Obvious Child Gets Its First Trailer

Having travelled the festival circuit, steadily gathering critical and popular acclaim along the way, we now get see what all that positive word-of-mouth is about, as Obvious Child gets its first trailer.

The feature-length directorial debut of Gillian Robespierre – from a story and script she wrote with Karen Maine, Elisabeth Holm and Anna Bean – Obvious Child is based on their 2009 short film of the same name, and stars Saturday Night Live alum Jenny Slate as Donna – an aspiring comedian who finds herself in the throes of an emotional and financial crisis, compounded by an unplanned pregnancy. What do all the people listed here have in common? That’s right – they’re all women.

Though the trailer predictably packages this film as a romantic comedy – following scenes of angst with the inevitable and usual montage of a distressed woman being cheered by best friends, finding new love and randomly dancing – it then becomes something else. Make no mistake – this is not a typical romantic comedy. This is a romantic comedy written, directed and largely performed by women and, as such, presents what appears to be a much more subversive take on the cookie-cutter coming-of-age story that is often thrust upon female characters and audiences alike. Here we have a female comedian dealing with difficult subjects, such as betrayal, unemployment, religion and abortion, in the only way she really knows how – by finding the humour in it. The result looks to be something much closer to reality than most other ‘romantic comedy’ projects manage to achieve.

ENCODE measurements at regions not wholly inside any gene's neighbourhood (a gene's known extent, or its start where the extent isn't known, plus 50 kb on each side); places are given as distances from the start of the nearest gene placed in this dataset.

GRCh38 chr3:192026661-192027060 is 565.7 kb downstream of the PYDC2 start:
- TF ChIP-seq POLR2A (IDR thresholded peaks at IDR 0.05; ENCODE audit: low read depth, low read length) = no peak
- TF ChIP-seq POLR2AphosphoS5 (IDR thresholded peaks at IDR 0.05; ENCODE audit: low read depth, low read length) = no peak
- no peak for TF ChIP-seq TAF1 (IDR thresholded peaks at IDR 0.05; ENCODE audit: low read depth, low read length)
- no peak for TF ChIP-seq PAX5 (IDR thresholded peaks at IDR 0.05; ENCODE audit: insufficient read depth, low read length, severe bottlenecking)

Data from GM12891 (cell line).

With Jake Lacy (The Office), Gaby Hoffmann (Girls), David Cross (Arrested Development) and Richard Kind (Argo) in supporting roles, this film has clearly attracted talented and sought after names to what is a directorial debut – which is surely more evidence of a strong and interesting script. Such a story hangs mainly on the shoulders of the central role, however, and judging by the trailer, Jenny Slate seems to tune her performance perfectly – making Donna neither whiney, nor fragile in the face of adversity, which is often the result when female characters are handled by male filmmakers.

Obvious Child certainly looks like a movie worth seeking out when it is released in the US on June 6 2014. It will also screen in the Sundance London Film Festival on April 25th, 2014.

Source: The Playlist